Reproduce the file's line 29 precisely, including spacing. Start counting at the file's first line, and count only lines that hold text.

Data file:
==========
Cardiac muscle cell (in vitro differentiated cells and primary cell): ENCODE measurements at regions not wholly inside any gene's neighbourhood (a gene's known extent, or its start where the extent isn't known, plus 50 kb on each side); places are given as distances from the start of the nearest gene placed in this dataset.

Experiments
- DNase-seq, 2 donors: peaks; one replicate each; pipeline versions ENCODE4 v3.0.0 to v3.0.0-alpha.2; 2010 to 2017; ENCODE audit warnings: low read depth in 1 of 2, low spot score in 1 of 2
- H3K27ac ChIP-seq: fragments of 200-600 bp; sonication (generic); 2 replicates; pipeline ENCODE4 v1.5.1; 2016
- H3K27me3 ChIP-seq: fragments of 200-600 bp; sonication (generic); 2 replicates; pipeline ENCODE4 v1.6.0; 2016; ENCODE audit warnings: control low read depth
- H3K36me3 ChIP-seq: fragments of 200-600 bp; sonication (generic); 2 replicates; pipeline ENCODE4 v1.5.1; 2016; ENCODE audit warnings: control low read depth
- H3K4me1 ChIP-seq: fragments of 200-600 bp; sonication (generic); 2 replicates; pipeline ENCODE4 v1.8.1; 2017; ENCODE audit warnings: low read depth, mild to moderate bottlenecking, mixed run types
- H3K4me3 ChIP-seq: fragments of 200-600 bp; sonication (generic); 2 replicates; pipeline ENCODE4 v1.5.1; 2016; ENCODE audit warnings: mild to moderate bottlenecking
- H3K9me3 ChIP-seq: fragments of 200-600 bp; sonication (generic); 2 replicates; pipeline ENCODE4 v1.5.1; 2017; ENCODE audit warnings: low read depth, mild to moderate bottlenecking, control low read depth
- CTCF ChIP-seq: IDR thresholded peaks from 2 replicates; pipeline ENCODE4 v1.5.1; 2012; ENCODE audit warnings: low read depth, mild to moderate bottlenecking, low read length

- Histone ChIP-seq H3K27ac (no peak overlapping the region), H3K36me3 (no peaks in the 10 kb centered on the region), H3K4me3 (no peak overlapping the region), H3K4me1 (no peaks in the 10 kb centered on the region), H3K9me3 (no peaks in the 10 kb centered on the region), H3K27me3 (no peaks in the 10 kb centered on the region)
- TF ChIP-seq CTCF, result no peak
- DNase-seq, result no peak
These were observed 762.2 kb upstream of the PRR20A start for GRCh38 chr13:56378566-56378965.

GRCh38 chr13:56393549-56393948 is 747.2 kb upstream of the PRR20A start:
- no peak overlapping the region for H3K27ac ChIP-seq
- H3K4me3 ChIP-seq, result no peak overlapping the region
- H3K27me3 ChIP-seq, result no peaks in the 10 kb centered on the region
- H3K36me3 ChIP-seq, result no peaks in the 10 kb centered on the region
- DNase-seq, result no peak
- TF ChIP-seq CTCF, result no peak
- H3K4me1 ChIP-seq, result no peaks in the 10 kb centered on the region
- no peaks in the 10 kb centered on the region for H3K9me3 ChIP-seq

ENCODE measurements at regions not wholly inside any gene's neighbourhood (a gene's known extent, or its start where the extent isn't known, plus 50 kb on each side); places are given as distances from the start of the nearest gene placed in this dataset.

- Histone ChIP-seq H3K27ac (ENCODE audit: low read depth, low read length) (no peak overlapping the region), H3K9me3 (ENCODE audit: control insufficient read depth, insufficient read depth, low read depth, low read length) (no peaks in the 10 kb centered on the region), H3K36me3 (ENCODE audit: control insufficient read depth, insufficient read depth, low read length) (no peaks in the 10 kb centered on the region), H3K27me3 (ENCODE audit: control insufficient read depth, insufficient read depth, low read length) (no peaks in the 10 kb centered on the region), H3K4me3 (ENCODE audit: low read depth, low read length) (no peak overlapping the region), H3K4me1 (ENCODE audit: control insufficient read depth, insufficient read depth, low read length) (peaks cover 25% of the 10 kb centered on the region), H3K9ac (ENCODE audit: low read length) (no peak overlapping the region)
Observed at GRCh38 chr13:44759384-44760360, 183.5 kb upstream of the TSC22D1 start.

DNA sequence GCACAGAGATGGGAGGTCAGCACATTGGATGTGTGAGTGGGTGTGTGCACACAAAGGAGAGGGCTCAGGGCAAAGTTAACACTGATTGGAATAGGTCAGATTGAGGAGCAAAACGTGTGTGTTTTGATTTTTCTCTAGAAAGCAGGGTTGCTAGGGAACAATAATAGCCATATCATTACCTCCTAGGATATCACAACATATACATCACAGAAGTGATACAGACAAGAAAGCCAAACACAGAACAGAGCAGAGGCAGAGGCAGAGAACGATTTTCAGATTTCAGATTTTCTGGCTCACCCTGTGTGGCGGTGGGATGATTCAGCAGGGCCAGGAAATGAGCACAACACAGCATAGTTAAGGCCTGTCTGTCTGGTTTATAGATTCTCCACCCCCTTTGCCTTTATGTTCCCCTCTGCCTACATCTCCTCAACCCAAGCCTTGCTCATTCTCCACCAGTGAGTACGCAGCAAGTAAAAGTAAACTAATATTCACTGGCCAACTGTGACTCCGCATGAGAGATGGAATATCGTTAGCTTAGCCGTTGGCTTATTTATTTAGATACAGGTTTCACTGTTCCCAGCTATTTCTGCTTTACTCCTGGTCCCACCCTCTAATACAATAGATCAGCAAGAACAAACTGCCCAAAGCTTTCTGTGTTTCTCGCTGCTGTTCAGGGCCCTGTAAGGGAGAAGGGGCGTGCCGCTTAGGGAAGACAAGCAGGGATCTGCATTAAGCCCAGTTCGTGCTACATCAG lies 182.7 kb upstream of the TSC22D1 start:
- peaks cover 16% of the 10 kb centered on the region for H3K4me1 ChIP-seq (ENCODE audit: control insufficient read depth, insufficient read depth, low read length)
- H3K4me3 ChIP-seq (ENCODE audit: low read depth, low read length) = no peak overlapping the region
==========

- H3K4me3 ChIP-seq (ENCODE audit: low read depth, low read length) = no peak overlapping the region